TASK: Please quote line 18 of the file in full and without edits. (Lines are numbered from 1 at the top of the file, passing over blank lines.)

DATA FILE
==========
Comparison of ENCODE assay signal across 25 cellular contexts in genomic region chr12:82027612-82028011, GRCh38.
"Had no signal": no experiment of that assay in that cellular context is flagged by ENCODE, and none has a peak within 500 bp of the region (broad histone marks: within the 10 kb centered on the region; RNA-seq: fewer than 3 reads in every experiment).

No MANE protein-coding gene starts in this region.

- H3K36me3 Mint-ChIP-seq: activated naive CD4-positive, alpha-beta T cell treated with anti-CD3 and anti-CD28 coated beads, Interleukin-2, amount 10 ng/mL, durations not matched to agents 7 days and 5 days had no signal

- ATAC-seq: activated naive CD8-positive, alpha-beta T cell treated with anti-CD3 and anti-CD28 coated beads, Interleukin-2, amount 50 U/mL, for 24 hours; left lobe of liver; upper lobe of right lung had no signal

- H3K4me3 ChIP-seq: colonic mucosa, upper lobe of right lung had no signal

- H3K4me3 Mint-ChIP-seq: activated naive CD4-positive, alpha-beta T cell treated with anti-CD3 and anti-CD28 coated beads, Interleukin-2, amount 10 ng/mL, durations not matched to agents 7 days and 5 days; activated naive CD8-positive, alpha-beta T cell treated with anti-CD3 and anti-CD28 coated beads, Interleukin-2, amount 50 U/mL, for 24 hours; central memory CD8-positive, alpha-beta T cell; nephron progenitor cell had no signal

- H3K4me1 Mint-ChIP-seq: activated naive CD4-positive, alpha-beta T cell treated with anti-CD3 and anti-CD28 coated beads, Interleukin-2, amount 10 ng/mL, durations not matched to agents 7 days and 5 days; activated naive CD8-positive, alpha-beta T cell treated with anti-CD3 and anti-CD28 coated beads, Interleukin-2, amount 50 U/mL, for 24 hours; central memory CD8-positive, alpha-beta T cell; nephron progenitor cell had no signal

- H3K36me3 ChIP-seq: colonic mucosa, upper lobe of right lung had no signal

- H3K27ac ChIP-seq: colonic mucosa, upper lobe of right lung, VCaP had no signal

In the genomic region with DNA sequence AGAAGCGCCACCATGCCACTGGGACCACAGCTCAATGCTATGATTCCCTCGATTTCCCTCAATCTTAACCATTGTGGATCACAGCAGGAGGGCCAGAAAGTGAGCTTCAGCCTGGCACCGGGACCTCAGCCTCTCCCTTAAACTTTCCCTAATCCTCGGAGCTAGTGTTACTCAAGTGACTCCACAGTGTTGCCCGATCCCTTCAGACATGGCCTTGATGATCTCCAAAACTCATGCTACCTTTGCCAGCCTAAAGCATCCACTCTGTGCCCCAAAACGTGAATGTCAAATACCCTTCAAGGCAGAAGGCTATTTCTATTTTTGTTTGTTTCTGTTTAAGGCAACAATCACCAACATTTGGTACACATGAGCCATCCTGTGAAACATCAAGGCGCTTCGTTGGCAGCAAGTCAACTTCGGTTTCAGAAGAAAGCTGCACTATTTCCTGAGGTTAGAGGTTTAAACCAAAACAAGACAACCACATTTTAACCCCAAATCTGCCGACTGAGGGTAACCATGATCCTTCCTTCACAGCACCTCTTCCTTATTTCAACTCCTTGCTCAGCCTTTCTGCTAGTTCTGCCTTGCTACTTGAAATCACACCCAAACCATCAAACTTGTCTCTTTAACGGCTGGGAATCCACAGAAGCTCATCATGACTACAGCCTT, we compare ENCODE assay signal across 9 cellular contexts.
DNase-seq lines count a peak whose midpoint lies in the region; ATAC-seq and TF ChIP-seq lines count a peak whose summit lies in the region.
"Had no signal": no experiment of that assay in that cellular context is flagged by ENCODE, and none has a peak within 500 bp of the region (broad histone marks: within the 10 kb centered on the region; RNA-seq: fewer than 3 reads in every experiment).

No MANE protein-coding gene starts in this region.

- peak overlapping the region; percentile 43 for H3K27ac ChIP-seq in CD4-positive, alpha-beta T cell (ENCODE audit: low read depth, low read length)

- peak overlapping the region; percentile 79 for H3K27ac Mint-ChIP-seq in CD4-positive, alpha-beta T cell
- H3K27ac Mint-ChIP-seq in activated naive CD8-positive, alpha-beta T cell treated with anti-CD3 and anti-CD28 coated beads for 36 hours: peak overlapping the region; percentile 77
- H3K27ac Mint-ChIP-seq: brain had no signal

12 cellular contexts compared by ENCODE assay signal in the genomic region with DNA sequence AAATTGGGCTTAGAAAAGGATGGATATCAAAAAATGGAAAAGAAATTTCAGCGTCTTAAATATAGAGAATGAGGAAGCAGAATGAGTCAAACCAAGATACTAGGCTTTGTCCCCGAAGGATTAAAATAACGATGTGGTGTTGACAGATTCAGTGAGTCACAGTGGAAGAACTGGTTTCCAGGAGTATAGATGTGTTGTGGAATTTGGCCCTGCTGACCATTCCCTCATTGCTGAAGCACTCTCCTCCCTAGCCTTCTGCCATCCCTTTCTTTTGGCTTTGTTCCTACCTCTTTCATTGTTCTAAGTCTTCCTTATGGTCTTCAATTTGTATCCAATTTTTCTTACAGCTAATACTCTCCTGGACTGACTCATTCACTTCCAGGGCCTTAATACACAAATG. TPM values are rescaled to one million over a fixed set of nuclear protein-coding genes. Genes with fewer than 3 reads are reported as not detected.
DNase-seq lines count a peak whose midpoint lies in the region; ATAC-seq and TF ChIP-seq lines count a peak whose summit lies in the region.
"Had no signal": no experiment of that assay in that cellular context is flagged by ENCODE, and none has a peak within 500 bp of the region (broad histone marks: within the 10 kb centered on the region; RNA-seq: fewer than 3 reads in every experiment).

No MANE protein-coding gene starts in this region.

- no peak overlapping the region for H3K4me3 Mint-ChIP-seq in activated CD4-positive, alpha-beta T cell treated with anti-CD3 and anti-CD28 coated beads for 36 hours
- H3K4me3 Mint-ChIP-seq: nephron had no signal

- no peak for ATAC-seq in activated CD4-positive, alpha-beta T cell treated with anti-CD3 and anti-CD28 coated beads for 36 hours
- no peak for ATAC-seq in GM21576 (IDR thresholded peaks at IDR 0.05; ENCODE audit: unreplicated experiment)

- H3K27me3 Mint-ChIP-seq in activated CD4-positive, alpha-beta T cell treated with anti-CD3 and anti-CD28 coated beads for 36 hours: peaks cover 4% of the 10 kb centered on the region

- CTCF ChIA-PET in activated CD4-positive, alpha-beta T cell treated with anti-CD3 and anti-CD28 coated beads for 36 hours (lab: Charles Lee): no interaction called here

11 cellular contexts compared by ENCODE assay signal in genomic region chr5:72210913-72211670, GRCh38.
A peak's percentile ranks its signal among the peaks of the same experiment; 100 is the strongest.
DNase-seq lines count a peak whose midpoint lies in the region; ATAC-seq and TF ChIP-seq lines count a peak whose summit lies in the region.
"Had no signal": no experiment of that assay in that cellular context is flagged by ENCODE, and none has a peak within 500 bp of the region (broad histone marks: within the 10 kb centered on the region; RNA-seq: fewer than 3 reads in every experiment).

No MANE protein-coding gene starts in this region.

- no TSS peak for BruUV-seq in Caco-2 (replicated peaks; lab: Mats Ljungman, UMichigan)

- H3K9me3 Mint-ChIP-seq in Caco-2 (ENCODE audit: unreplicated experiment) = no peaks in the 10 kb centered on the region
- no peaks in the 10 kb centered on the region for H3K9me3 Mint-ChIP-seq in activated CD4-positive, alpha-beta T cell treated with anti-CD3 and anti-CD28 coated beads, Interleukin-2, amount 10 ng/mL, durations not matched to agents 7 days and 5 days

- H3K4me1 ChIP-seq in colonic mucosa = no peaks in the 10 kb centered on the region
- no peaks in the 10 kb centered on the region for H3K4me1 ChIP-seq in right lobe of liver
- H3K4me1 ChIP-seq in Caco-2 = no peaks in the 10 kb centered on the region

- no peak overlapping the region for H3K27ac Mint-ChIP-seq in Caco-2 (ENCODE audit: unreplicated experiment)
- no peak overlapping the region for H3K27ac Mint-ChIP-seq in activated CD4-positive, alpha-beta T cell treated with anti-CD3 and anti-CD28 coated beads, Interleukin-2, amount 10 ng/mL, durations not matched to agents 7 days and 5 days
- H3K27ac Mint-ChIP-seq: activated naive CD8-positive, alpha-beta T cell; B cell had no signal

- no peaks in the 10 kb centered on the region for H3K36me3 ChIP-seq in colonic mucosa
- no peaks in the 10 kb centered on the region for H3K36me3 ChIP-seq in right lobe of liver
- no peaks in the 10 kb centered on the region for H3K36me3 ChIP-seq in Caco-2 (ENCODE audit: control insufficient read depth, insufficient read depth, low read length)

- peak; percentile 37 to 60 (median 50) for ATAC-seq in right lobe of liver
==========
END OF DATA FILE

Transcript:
- H3K27ac Mint-ChIP-seq: brain had no signal